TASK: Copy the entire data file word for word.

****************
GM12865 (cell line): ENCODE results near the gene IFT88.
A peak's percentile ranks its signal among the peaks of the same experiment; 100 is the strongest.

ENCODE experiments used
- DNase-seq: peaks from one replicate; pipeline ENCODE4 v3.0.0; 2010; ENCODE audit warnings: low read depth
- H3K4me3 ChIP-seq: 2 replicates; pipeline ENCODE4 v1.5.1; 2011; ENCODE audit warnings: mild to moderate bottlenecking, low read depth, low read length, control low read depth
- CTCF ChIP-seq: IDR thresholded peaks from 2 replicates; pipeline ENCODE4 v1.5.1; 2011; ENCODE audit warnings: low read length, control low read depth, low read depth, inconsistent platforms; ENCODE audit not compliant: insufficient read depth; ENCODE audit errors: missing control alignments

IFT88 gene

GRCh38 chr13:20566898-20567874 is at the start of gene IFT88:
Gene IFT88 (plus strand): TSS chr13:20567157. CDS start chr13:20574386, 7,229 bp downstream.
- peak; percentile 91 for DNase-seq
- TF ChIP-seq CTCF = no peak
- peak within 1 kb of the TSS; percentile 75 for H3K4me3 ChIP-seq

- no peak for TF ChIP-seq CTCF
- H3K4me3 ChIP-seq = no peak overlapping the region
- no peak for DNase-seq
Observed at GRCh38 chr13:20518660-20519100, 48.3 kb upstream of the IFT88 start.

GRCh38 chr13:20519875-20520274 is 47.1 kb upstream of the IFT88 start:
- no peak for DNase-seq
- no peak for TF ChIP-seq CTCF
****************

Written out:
GM12865 (cell line): ENCODE results near the gene IFT88.
A peak's percentile ranks its signal among the peaks of the same experiment; 100 is the strongest.

ENCODE experiments used
- DNase-seq: peaks from one replicate; pipeline ENCODE4 v3.0.0; 2010; ENCODE audit warnings: low read depth
- H3K4me3 ChIP-seq: 2 replicates; pipeline ENCODE4 v1.5.1; 2011; ENCODE audit warnings: mild to moderate bottlenecking, low read depth, low read length, control low read depth
- CTCF ChIP-seq: IDR thresholded peaks from 2 replicates; pipeline ENCODE4 v1.5.1; 2011; ENCODE audit warnings: low read length, control low read depth, low read depth, inconsistent platforms; ENCODE audit not compliant: insufficient read depth; ENCODE audit errors: missing control alignments

IFT88 gene

GRCh38 chr13:20566898-20567874 is at the start of gene IFT88:
Gene IFT88 (plus strand): TSS chr13:20567157. CDS start chr13:20574386, 7,229 bp downstream.
- peak; percentile 91 for DNase-seq
- TF ChIP-seq CTCF = no peak
- peak within 1 kb of the TSS; percentile 75 for H3K4me3 ChIP-seq

- no peak for TF ChIP-seq CTCF
- H3K4me3 ChIP-seq = no peak overlapping the region
- no peak for DNase-seq
Observed at GRCh38 chr13:20518660-20519100, 48.3 kb upstream of the IFT88 start.

GRCh38 chr13:20519875-20520274 is 47.1 kb upstream of the IFT88 start:
- no peak for DNase-seq
- no peak for TF ChIP-seq CTCF